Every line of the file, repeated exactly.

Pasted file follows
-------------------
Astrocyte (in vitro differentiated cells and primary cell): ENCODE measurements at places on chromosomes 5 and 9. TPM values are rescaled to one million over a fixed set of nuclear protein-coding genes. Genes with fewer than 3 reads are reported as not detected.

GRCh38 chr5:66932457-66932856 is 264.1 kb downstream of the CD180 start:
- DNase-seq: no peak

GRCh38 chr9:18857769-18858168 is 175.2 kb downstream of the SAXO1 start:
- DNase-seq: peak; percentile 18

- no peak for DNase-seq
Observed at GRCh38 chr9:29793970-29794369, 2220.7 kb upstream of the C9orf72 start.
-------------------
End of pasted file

Astrocyte (in vitro differentiated cells and primary cell): ENCODE measurements at places on chromosomes 5 and 9. TPM values are rescaled to one million over a fixed set of nuclear protein-coding genes. Genes with fewer than 3 reads are reported as not detected.

GRCh38 chr5:66932457-66932856 is 264.1 kb downstream of the CD180 start:
- DNase-seq: no peak

GRCh38 chr9:18857769-18858168 is 175.2 kb downstream of the SAXO1 start:
- DNase-seq: peak; percentile 18

- no peak for DNase-seq
Observed at GRCh38 chr9:29793970-29794369, 2220.7 kb upstream of the C9orf72 start.